First, create and stick to a weekly workout schedule. Then, create a routine for getting healthy meals onto your table. Finally, make sure you keep your hair appointments, massages or other healthy ways to relax and stay on top of your health.
I know it is all easier said than done, but you will be much more efficient and helpful if you are well rested and cared for first.
Action Steps for Caring for Elderly Parents
In summary, caring for elderly parents, grandparent and loved ones is a long, hard journey. However, you are not alone! In addition to all the helpful organizations, services and innovations out there, there are also real people that want to love and support you. You cannot, and should not, do this alone.
Here are a few good steps to get you started or move you forward with your loved one’s journey.
- First, if you are considering housing options, reach out to a home care service. If a move is a necessity sooner or later, start by touring one assisted living center or nursing home.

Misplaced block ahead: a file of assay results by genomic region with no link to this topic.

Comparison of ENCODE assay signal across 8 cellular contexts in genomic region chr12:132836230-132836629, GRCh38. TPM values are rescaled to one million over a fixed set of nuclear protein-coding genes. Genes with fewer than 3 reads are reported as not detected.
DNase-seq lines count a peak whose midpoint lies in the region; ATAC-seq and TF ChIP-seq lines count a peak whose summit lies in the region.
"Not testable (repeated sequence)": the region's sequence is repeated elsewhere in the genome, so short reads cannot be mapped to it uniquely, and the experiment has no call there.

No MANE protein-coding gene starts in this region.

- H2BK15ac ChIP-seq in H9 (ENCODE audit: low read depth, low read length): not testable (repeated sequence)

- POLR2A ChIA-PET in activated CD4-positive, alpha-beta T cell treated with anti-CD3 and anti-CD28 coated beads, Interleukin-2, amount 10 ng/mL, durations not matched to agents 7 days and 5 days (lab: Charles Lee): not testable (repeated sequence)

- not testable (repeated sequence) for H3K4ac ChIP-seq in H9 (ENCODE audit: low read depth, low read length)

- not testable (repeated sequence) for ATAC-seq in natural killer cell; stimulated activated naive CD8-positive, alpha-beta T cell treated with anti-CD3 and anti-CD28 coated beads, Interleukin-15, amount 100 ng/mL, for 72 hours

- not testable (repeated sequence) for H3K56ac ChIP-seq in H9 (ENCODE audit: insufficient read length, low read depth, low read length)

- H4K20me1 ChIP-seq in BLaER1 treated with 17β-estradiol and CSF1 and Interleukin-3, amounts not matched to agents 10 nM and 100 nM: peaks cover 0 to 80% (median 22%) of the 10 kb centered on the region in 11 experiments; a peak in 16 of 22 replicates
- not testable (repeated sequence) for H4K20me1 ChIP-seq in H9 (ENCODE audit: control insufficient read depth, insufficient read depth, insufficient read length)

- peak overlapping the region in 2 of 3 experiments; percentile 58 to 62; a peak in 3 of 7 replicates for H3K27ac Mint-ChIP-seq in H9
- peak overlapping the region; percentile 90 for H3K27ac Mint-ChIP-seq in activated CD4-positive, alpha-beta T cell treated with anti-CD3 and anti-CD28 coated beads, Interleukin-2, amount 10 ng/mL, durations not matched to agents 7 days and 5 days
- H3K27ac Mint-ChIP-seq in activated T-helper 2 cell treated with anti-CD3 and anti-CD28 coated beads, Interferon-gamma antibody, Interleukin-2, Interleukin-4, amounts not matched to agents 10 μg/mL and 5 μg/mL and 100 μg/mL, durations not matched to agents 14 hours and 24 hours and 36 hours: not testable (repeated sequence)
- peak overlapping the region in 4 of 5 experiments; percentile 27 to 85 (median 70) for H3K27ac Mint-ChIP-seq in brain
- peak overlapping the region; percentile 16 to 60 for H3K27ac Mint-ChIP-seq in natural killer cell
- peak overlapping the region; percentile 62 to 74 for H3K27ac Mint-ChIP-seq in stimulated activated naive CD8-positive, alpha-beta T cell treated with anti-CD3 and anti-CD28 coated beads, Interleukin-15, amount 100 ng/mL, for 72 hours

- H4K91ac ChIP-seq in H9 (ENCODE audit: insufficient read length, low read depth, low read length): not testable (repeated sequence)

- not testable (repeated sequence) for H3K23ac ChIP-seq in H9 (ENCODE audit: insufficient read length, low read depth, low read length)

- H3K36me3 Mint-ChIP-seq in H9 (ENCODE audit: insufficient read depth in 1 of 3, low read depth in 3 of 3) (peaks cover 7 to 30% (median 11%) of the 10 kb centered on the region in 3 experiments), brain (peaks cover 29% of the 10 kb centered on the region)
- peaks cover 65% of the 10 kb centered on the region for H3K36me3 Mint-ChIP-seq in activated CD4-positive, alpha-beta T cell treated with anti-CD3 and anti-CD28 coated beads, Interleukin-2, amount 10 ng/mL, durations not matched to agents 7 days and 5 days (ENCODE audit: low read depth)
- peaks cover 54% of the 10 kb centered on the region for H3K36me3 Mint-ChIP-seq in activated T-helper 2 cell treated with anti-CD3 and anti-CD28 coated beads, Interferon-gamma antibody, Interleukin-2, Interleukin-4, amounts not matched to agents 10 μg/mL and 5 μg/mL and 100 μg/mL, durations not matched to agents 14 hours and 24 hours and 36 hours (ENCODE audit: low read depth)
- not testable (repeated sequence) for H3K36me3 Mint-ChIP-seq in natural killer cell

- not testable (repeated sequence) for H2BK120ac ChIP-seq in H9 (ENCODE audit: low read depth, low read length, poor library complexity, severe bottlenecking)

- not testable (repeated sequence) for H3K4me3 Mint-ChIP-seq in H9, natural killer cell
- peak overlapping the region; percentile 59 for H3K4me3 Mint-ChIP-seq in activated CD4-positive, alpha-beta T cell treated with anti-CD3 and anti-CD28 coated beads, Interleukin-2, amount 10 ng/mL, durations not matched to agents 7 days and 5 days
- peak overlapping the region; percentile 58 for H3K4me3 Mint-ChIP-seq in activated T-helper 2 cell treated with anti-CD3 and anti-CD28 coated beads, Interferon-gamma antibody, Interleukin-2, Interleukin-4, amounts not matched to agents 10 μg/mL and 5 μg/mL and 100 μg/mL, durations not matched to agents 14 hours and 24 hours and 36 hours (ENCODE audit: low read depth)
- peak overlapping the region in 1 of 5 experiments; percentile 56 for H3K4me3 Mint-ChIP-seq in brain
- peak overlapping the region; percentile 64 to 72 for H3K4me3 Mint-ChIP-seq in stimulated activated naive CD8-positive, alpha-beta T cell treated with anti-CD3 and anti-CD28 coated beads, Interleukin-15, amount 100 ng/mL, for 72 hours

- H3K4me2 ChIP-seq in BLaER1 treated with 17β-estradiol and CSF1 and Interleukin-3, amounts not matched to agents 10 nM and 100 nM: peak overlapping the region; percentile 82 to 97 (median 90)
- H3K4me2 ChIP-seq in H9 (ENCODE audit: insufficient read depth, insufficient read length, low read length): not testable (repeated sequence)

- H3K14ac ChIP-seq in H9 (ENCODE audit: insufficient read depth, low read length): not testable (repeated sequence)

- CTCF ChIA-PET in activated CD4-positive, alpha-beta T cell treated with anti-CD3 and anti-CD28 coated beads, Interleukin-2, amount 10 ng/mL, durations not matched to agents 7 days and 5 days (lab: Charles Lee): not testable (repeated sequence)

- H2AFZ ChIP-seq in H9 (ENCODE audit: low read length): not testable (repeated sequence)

- Second, for seniors living at home or even in assisted living, look into a couple of medical alert systems. Falls are all too common, and you need to be prepared.
- Third, in regards to health care, reach out to a professional to make sure your loved one has the best coverage in their area. Plans change all the time, so a review is always a good idea.
- Fourth, legally, make sure you understand what your loved one needs and wants in regards to making financial decisions. Get together all the proper documents needed to secure current or future Power of Attorney options.
- See in your loved one has any Long-Term Care Insurance in place. Additionally, they could have a life insurance policy with a Long-Term Care Rider or a Critical Illness Rider.
- Finally, create a plan now for taking care of yourself and start implementing it right away. You deserve it. Thank you for taking care of your elderly parents and loved ones.